Traditions and the Word of God (Mark 7:1-13)


Today God challenges us to consider our traditions in the light of His Word, the Bible. If something is in the Bible, Jesus taught that we should do it with a willing heart and encourage others to do the same. But we must not give heavenly authority to earthly teachings that God did not give us in the Bible. 

The Text (Mark 7:1-13)
1 Then the Pharisees and some of the scribes came together to Him, having come from Jerusalem. 2 Now when they saw some of His disciples eat bread with defiled, that is, with unwashed hands, they found fault. 3 For the Pharisees and all the Jews do not eat unless they wash their hands in a special way, holding the tradition of the elders. 4 When they come from the marketplace, they do not eat unless they wash. And there are many other things which they have received and hold, like the washing of cups, pitchers, copper vessels, and couches.

5 Then the Pharisees and scribes asked Him, “Why do Your disciples not walk according to the tradition of the elders, but eat bread with unwashed hands?”
6 He answered and said to them, “Well did Isaiah prophesy of you hypocrites, as it is written:
‘This people honors Me with their lips,
But their heart is far from Me.

7 And in vain they worship Me,

Teaching as doctrines the commandments of men.’

8 For laying aside the commandment of God, you hold the tradition of men —the washing of pitchers and cups, and many other such things you do.”

9 He said to them, “All too well you reject the commandment of God, that you may keep your tradition. 10 For Moses said, ‘Honor your father and your mother’;and, ‘He who curses father or mother, let him be put to death.’ 11 But you say, ‘If a man says to his father or mother, “Whatever profit you might have received from me is Corban”—’ (that is, a gift to God), 12 then you no longer let him do anything for his father or his mother, 13 making the word of God of no effect through your tradition which you have handed down. And many such things you do.”
Explanation
Jesus’ fame has now spread as far as the great city of Jerusalem, and He is drawing criticism from its religious leaders. The Pharisees in particular feel threatened by Jesus. After returning from exile in Babylon, many in the Jewish community had turned toward the Old Testament seeking salvation and hope. But in their efforts to obey the Law that God had given them in the Old Testament, the Pharisees had also created their own collection of unwritten traditions. These “traditions of the elders” were supposed to act like a “hedge” or barrier around the Law that would supposedly keep people from even coming close to breaking God’s commands. In today’s passage, for example, Mark mentions the traditions of ritual hand washing before meals that the Pharisees kept. The Old Testament had indeed given instructions for priests to do certain washing to avoid ceremonial defilement before doing sacrifices. But God had not given any commands for regular people to need to wash in any particular ways before all their everyday meals. The Pharisees though this would make them super holy and grew angry that Jesus and His disciples didn’t keep their tradition.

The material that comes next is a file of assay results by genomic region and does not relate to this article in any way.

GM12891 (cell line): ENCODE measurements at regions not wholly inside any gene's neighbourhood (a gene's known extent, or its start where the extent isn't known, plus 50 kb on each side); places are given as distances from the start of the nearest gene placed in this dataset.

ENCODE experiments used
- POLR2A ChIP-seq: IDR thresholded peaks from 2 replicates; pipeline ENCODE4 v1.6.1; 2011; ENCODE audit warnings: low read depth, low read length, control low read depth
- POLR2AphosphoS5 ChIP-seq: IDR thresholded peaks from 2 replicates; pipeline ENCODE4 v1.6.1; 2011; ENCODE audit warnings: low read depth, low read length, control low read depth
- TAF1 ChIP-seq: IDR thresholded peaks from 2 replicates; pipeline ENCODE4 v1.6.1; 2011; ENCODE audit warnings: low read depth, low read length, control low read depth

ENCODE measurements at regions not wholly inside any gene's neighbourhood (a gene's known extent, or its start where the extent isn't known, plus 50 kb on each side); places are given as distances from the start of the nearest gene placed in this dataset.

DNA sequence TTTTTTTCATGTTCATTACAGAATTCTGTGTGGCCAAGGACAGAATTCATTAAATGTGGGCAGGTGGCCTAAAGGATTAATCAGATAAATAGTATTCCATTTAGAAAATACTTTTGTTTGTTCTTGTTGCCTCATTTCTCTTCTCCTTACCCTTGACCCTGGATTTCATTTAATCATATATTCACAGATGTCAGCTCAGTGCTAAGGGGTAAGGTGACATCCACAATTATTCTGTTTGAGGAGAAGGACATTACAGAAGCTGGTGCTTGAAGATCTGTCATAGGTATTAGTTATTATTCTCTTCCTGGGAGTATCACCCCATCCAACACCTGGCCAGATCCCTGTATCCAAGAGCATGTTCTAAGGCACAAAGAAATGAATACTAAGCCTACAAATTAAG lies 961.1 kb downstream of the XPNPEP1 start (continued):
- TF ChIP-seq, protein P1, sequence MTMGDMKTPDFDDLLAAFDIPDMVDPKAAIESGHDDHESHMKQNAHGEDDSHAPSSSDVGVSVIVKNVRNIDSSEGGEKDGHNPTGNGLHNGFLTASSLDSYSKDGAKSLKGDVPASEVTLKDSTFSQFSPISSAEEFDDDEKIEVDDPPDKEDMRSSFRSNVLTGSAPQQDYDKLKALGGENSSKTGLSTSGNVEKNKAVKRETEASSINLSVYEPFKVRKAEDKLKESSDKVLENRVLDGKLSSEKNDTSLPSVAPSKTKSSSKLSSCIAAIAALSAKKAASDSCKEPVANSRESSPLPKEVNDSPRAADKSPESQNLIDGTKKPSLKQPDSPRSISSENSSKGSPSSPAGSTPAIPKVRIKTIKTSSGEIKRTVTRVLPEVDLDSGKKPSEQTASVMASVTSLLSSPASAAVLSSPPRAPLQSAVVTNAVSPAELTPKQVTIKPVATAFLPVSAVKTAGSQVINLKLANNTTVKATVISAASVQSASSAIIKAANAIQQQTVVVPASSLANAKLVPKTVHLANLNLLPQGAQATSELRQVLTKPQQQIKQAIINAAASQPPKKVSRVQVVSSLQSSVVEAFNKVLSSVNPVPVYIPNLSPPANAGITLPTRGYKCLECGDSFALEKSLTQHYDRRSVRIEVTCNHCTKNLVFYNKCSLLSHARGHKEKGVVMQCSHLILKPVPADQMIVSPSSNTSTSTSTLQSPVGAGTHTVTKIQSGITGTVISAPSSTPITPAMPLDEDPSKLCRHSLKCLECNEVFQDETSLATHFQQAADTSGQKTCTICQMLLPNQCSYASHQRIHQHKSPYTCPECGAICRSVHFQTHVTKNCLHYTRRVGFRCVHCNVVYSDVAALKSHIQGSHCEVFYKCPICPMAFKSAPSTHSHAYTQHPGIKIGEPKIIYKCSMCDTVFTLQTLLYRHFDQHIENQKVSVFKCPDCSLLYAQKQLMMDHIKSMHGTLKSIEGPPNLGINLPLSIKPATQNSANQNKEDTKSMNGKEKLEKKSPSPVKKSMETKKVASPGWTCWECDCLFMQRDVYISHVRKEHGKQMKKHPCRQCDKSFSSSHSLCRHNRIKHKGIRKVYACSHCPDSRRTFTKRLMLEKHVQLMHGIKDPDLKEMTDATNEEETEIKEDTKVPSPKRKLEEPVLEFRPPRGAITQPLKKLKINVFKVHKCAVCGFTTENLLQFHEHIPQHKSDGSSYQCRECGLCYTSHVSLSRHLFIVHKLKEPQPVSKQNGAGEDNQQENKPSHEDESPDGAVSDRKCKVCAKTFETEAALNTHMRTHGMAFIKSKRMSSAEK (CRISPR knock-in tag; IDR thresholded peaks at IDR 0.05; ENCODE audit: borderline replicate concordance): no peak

Jesus points out the error in their thinking and actions. They were exalting their own non-biblical traditions but missing the love and justice of the real Law of God. Jesus highlights a sad example of this when he mentions their neglect of their own parents. The Pharisees were teaching that a man could avoid caring for his own elderly parents by declaring that all of his property was already dedicated to God. They did not have social security and retirement packages back then; aging parents were often very dependent on their adult children to help provide for their basic needs like food and clothing. Imagine allowing your own parents to starve while still claiming that you loved God very much! Jesus rightly called such men out as hypocrites (spiritual pretenders).

 
Challenge
Two important applications can definitely be drawn out of this passage. First, we must be careful not to let our own traditions and personal beliefs carry the same authority as God’s Word in our lives. The Bible is God’s revealed will for us, so we are right to encourage ourselves and other Christians to believe and obey the Bible. But we should not tell others that God wants them to do or not do things if God has not told us that in His Word. Secondly, we must recognize that simply obeying the letter of the Law is not good enough. God wants our hearts, not just our outward obedience. God has always wanted His people to embrace the spirit or intent of His commands so that we keep them joyfully. If we find ourselves hating God’s teachings and obeying them only because we feel like we have to, we need to humbly ask God to change our hardened hearts. We want to honor God with our words and deeds but also with our hearts.

In Christ,

Mr. Reel 

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